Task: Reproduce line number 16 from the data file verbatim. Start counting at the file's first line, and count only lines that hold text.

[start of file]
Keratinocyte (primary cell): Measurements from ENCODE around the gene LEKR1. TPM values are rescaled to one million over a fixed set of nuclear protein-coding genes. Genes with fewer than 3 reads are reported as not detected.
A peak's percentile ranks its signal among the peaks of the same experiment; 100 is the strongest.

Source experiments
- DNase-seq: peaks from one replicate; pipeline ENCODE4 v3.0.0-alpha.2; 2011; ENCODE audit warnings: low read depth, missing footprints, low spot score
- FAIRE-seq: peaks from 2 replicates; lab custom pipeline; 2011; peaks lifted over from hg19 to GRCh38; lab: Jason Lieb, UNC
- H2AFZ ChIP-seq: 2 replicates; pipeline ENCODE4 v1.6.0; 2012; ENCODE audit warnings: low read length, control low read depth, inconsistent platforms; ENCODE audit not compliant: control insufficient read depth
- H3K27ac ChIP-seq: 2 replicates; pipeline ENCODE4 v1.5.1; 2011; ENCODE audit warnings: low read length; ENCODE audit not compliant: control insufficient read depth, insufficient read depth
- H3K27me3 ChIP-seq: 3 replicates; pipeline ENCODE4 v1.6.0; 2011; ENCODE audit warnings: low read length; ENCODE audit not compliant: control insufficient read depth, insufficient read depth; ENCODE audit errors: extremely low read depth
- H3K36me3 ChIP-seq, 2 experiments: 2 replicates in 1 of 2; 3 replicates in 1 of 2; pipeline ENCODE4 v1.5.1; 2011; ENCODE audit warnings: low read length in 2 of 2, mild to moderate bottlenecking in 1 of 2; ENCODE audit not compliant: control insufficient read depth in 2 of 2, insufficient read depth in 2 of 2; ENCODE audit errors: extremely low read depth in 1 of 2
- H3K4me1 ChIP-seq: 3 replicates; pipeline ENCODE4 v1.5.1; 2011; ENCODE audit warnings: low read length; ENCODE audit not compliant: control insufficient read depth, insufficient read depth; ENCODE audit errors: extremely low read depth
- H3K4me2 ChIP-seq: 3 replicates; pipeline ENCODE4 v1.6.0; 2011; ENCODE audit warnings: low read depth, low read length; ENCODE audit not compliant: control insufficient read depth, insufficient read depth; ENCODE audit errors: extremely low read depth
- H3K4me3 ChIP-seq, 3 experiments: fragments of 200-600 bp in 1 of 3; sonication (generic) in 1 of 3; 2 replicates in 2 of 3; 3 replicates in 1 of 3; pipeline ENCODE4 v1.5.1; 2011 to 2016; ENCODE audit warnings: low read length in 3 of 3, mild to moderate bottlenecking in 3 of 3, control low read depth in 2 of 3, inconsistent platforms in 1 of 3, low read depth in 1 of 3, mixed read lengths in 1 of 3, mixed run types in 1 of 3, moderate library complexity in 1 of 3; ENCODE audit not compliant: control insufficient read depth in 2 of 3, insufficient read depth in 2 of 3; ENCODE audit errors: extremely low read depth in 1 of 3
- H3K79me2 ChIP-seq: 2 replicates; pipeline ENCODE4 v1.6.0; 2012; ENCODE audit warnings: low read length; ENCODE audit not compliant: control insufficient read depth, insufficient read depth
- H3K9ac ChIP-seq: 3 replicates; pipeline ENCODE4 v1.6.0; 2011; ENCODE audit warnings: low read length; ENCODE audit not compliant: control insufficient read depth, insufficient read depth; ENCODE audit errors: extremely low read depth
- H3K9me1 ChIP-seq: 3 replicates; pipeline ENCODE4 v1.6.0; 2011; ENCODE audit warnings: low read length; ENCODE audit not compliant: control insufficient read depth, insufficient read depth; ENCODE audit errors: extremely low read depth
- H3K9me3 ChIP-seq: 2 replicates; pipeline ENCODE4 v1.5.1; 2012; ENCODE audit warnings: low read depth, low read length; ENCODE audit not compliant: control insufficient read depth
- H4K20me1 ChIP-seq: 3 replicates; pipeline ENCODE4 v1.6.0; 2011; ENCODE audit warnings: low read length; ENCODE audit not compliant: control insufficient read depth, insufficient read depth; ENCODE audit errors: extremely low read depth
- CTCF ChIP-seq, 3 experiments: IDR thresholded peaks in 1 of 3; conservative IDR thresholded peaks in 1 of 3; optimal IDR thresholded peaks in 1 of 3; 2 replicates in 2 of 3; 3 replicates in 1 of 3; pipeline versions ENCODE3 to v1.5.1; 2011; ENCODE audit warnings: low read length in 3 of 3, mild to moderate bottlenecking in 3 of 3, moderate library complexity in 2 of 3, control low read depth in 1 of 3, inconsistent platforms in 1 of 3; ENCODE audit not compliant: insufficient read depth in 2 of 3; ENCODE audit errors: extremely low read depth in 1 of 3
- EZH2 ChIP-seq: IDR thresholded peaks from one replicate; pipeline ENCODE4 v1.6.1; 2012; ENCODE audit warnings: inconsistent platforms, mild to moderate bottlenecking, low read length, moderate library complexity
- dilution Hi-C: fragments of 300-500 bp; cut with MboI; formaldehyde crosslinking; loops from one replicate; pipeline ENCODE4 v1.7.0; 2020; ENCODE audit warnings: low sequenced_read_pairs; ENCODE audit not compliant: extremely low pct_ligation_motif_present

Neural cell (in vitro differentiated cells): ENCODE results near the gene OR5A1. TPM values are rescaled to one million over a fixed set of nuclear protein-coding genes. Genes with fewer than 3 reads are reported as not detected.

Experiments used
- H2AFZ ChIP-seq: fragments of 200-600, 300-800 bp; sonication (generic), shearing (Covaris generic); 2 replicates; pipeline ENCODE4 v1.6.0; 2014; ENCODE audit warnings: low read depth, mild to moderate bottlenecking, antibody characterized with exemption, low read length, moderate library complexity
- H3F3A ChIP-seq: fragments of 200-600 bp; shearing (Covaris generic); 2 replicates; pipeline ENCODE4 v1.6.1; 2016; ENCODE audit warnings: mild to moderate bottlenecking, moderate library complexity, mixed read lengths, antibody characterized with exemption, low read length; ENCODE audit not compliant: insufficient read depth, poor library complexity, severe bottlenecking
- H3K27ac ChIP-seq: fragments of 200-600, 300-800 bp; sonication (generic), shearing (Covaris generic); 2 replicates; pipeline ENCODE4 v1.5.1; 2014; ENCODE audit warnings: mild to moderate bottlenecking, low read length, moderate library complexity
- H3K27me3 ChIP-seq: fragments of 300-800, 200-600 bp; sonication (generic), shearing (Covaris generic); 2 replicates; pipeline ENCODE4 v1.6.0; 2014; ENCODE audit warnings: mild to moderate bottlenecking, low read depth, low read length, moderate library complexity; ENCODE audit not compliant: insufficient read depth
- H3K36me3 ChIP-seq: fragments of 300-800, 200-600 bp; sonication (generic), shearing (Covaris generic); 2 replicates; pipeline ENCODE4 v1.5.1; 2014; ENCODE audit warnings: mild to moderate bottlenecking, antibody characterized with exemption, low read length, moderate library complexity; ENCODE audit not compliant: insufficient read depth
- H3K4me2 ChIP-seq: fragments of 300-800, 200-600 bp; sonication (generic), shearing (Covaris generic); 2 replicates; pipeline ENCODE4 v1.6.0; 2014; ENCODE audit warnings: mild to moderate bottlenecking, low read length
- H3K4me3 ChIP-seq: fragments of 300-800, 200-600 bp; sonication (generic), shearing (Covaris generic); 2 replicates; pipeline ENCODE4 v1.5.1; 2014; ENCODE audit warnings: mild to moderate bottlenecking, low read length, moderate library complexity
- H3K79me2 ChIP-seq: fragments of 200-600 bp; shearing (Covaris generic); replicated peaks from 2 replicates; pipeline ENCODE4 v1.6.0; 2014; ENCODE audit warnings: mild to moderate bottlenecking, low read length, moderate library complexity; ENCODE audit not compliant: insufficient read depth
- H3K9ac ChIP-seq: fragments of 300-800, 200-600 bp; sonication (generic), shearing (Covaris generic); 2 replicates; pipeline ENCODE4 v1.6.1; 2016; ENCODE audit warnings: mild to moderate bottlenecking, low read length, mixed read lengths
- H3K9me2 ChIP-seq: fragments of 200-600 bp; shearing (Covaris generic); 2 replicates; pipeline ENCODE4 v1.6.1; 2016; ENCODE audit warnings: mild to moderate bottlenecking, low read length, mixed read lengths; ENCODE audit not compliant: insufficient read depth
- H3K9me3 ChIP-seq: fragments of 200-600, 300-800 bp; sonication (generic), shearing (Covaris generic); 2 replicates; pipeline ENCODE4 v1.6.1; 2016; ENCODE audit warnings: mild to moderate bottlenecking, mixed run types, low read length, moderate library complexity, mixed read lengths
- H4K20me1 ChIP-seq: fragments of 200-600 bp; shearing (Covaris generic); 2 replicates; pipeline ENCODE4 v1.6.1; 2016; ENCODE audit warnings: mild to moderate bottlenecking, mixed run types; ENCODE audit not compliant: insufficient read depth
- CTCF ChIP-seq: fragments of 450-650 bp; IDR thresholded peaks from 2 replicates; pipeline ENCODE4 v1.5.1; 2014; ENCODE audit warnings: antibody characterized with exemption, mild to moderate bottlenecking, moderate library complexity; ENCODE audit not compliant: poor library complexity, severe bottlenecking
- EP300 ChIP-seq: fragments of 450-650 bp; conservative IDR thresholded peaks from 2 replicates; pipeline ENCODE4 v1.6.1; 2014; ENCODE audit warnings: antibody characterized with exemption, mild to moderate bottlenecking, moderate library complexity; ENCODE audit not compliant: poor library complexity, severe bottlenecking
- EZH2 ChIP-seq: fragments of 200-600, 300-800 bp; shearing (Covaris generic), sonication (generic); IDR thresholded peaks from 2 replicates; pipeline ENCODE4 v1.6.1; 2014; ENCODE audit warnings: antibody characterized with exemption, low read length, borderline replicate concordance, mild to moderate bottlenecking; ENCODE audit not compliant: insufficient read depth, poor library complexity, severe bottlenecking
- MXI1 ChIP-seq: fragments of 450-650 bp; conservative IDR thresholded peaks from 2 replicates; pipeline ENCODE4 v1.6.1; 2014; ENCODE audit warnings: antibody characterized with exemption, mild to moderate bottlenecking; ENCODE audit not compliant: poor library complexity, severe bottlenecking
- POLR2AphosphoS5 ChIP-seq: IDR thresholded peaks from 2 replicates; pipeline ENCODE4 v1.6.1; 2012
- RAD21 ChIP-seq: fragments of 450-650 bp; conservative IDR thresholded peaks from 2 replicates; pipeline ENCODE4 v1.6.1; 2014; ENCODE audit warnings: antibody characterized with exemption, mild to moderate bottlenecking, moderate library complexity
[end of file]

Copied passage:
- H3K9me3 ChIP-seq: 2 replicates; pipeline ENCODE4 v1.5.1; 2012; ENCODE audit warnings: low read depth, low read length; ENCODE audit not compliant: control insufficient read depth